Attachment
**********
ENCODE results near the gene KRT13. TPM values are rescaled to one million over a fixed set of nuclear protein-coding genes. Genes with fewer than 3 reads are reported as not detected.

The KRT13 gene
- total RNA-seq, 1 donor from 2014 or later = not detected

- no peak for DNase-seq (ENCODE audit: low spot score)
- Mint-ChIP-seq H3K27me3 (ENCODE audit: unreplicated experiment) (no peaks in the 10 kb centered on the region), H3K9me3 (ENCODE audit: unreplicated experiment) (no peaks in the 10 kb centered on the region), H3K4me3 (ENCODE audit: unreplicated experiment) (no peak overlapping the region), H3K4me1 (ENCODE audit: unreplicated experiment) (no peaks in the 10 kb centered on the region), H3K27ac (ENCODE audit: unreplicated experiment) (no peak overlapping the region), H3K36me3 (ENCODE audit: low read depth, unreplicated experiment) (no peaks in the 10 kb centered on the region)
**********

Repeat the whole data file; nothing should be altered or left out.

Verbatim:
ENCODE results near the gene KRT13. TPM values are rescaled to one million over a fixed set of nuclear protein-coding genes. Genes with fewer than 3 reads are reported as not detected.

The KRT13 gene
- total RNA-seq, 1 donor from 2014 or later = not detected

- no peak for DNase-seq (ENCODE audit: low spot score)
- Mint-ChIP-seq H3K27me3 (ENCODE audit: unreplicated experiment) (no peaks in the 10 kb centered on the region), H3K9me3 (ENCODE audit: unreplicated experiment) (no peaks in the 10 kb centered on the region), H3K4me3 (ENCODE audit: unreplicated experiment) (no peak overlapping the region), H3K4me1 (ENCODE audit: unreplicated experiment) (no peaks in the 10 kb centered on the region), H3K27ac (ENCODE audit: unreplicated experiment) (no peak overlapping the region), H3K36me3 (ENCODE audit: low read depth, unreplicated experiment) (no peaks in the 10 kb centered on the region)